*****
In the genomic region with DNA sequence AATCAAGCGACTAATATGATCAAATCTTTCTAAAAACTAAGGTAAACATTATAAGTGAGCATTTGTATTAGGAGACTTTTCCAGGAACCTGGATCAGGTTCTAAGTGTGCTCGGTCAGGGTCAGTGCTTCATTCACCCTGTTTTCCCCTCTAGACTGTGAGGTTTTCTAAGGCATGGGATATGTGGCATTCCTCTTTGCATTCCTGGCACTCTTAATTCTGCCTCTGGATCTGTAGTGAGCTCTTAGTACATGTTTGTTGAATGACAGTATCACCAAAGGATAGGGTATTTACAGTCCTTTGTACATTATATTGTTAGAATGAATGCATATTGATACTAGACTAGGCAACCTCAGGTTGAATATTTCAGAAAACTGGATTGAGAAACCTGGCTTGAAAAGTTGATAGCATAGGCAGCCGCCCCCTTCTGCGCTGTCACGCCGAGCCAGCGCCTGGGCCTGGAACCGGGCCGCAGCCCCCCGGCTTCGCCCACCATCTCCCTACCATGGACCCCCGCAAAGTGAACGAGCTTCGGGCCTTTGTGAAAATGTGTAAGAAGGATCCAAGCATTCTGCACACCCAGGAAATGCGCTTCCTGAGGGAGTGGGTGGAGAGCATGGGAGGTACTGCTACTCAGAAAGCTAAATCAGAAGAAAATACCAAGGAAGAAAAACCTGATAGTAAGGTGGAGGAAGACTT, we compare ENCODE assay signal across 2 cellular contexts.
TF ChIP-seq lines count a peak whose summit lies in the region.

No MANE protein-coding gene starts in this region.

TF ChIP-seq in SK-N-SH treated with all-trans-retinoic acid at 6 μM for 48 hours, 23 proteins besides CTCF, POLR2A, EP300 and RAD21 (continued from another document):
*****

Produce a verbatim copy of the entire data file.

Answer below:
In the genomic region with DNA sequence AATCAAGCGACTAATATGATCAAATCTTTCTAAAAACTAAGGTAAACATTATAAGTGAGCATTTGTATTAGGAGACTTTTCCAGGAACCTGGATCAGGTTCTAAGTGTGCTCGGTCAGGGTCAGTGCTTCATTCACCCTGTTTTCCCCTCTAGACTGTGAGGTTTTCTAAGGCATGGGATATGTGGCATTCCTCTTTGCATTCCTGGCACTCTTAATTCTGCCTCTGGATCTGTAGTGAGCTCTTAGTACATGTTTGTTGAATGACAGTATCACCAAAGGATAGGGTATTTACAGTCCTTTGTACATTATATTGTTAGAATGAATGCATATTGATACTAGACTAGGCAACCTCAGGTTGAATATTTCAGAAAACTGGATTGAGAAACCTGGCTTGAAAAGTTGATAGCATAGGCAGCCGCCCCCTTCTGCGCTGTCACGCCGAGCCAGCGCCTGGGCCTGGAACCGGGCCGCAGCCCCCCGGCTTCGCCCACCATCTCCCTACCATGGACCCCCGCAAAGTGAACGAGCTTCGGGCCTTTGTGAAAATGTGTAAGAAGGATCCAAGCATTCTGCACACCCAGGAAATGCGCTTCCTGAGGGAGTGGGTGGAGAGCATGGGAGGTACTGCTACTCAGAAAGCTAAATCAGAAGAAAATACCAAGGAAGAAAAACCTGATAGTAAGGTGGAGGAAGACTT, we compare ENCODE assay signal across 2 cellular contexts.
TF ChIP-seq lines count a peak whose summit lies in the region.

No MANE protein-coding gene starts in this region.

TF ChIP-seq in SK-N-SH treated with all-trans-retinoic acid at 6 μM for 48 hours, 23 proteins besides CTCF, POLR2A, EP300 and RAD21 (continued from another document):